Casey and I have been missing the trails of Oregon. Since moving to Louisiana we have not been hiking much. We decided we needed to make time for outdoor activities and with the July 4th holiday coming up we figured we could plan a mini adventure. As a prelude to our 2 Day Canoe Trip, we camped one night in the Ozarks of Arkansas.
We departed on Saturday, July 1st after packing up the car that morning. Casey had downloaded some podcasts for us to enjoy during the drive. Our podcasts of choice for this trip were from The Art of Manliness (you should check them out!).
We stopped for a late lunch at Chipotle, after making it through Little Rock. If you know my husband and I at all, you know that burritos are our favorite food!
After lunch we knew what area we wanted to camp in, but not exactly sure which park. We used this WEBSITE by the U.S. Forest Service to look at our camping options in the Ozark National Forest of Arkansas. We reviewed the parks to see how far away they were from where we planned on canoeing the next day and decided on Bayou Bluff Recreation Area and Campground. It is located about 6 miles north of Hector, AR. This park is pet friendly, has some hiking trails, primitive camping areas, as well as some picnic areas.
We loaded the directions onto our cellphone GPS and were back on the road. We did run into some navigational issues, as our phone coverage was a little spotty in that area. We made it to Hector and knew that the park was located about 6 miles north, so we were able to find the park without a GPS after that. We arrived around 4:00 PM.
Bayou Bluff has an upper level and a lower level. We had to drive to the lower level to pay the camping fee. The lower level was closer to the river, but we decided to camp in the upper level because there were fewer people there.
We did a little scouting of the campsites and picked the first one on the left as you enter the upper level. The view from our campsite was beautiful. It over looked the hill and was lush and green!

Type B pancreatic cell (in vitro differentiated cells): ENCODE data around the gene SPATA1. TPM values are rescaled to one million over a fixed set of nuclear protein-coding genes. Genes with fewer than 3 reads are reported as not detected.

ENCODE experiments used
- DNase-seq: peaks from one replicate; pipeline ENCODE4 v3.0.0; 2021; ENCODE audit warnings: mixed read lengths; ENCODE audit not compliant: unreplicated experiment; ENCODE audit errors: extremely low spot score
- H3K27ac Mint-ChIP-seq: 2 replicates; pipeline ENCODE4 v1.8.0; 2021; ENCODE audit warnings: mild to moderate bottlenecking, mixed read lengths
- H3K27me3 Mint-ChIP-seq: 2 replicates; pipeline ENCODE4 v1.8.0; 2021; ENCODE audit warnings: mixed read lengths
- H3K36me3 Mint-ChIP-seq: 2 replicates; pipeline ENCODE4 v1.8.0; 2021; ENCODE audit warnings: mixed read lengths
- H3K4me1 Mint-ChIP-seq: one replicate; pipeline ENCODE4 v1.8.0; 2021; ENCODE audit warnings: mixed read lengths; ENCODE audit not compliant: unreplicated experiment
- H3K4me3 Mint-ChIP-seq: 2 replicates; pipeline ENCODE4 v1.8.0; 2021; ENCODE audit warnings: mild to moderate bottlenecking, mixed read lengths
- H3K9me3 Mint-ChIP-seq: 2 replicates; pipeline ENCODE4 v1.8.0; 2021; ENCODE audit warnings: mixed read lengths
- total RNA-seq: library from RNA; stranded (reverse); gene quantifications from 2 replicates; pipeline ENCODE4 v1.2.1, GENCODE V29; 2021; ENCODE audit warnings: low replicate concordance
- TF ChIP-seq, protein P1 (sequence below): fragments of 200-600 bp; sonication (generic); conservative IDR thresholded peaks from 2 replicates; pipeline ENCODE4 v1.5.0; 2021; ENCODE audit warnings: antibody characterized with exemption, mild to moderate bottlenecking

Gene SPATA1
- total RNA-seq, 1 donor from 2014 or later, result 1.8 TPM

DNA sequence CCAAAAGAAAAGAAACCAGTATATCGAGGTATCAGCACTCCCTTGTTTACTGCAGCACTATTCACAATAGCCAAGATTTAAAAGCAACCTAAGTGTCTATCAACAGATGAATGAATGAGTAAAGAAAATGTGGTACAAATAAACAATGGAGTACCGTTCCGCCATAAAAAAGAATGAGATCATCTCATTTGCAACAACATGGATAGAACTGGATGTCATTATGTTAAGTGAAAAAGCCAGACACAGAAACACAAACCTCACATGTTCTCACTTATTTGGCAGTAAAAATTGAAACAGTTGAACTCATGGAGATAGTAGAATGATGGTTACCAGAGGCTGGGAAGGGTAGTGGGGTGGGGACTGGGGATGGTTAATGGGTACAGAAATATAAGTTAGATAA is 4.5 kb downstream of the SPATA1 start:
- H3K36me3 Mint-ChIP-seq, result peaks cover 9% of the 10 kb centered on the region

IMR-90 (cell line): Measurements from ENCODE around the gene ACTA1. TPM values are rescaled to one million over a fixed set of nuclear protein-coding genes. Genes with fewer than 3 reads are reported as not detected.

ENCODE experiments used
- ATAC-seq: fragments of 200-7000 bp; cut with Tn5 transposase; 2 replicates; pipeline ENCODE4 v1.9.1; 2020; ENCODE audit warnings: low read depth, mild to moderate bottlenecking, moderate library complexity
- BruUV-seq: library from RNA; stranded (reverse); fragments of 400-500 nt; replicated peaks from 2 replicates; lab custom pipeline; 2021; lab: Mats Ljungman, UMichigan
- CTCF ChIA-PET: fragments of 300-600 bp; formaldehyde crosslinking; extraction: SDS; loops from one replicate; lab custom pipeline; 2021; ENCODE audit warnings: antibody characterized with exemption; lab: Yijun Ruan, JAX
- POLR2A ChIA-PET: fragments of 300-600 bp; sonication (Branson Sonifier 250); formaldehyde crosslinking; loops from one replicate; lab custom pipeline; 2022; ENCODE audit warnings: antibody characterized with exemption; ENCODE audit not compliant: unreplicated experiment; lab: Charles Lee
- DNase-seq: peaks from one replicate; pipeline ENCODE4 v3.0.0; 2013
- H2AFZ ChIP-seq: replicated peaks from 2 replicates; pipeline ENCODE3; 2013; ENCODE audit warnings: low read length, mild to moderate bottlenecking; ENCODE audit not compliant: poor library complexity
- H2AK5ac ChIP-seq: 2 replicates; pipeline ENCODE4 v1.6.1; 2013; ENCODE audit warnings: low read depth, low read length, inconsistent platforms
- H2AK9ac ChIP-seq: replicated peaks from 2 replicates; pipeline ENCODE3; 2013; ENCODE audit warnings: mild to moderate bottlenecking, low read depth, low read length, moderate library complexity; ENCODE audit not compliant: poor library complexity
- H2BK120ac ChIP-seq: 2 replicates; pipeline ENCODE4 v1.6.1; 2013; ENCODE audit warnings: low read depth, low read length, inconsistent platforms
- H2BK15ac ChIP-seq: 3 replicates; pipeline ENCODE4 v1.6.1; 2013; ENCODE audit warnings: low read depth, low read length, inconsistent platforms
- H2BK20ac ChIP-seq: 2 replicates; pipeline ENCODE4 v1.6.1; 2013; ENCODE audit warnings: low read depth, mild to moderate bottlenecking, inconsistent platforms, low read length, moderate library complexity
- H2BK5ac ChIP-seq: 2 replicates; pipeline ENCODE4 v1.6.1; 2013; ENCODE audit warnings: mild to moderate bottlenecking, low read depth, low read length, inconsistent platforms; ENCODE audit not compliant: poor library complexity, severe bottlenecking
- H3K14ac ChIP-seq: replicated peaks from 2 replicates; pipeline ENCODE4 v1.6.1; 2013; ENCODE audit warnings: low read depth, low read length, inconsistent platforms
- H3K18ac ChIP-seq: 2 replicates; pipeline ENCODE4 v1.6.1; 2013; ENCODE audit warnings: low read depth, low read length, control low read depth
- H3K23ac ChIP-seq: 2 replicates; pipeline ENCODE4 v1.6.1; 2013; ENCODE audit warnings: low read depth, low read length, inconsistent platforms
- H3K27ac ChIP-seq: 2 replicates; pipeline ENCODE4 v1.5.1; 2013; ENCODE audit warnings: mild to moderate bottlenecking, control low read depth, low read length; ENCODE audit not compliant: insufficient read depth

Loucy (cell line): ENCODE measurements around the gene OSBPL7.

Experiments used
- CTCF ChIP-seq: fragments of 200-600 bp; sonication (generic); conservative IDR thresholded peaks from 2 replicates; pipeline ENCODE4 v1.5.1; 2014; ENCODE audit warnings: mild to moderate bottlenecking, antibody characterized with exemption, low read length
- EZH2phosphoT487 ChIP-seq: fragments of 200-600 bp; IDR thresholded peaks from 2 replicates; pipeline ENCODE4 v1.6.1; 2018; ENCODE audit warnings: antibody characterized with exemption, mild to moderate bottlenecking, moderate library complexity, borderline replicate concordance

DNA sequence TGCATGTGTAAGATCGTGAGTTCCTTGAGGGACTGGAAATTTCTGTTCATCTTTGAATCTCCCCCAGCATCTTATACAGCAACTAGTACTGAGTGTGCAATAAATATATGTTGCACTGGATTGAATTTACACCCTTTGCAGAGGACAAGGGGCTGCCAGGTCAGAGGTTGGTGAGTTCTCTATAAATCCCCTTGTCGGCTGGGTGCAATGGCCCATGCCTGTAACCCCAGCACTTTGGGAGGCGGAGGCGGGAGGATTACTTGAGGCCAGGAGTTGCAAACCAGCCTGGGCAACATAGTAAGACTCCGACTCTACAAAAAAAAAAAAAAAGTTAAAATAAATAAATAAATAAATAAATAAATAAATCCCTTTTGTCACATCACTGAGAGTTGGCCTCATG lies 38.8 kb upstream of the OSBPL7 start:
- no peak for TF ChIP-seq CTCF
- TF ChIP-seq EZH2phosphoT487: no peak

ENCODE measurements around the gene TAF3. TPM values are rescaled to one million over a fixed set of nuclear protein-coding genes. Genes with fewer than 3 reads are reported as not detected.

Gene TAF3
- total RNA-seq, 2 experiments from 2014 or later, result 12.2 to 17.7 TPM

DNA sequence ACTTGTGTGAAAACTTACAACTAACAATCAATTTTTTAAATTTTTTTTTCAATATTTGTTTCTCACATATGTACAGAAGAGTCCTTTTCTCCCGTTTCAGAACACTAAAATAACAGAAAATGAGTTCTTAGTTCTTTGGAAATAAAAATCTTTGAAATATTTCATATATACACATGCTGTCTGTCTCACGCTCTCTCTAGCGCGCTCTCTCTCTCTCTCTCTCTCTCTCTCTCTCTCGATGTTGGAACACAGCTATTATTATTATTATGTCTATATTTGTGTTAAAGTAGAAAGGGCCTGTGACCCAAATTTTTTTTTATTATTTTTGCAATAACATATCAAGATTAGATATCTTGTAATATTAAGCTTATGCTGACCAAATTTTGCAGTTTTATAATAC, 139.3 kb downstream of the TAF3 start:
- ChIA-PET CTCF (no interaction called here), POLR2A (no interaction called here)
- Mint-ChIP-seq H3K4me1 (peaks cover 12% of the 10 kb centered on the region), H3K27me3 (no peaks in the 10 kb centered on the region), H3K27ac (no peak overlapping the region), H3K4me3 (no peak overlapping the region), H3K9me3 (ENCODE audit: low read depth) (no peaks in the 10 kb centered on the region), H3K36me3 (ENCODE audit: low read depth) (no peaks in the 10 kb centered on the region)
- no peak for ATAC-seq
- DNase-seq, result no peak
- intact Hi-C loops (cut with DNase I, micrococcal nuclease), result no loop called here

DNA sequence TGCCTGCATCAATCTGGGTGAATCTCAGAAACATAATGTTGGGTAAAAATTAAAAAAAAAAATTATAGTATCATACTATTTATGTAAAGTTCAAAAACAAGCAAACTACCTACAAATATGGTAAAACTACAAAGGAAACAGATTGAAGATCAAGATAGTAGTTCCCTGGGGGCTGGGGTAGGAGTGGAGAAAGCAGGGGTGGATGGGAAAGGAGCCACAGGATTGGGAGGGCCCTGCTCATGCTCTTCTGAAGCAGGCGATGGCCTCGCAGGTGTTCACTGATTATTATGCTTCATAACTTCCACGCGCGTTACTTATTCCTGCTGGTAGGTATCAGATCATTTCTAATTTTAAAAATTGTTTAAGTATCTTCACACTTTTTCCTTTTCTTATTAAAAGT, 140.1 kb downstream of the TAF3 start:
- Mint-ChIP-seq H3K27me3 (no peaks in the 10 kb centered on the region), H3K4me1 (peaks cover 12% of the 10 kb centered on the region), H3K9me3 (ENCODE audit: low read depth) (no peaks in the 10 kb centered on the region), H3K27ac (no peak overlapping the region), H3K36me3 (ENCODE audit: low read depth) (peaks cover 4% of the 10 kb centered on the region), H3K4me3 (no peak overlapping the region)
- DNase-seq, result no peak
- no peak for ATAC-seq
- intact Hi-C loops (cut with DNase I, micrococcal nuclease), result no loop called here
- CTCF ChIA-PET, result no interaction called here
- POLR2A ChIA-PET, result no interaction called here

After getting the tent up, Casey noticed some ants in the campsite. We spent some time collecting samples for him to later identify in his lab.
We noticed there were two trail heads in the upper level of the park. We decided to do some exploring after we settled into camp. We chose to hike the southern trail to see what we could find.
While hiking this trail we found a secluded campsite not too far into it. It had an amazing overlook of the river, but unfortunately another group of campers starting setting up camp before we could think about moving our gear.
The trail was leading down to the river as we continued to hike. I kept running into spider webs, so I picked up a stick to clear the pathway in front of me. Casey was behind me, stopping often to look at insects or turn over rocks to look for salamanders.
The woods were lush and green, the trail was narrow. We could hear birds singing, and the sounds of the river. We eventually came across a wooden bridge that looked in good condition.
Casey and I had missed being outdoors. We enjoyed the disconnect from our busy lives, and the private time to spend with each other. We chatted while hiking the trail, but also enjoyed listening to the sounds of nature. The trail eventually reached the water, but there was not much room to explore and we went back the way we came.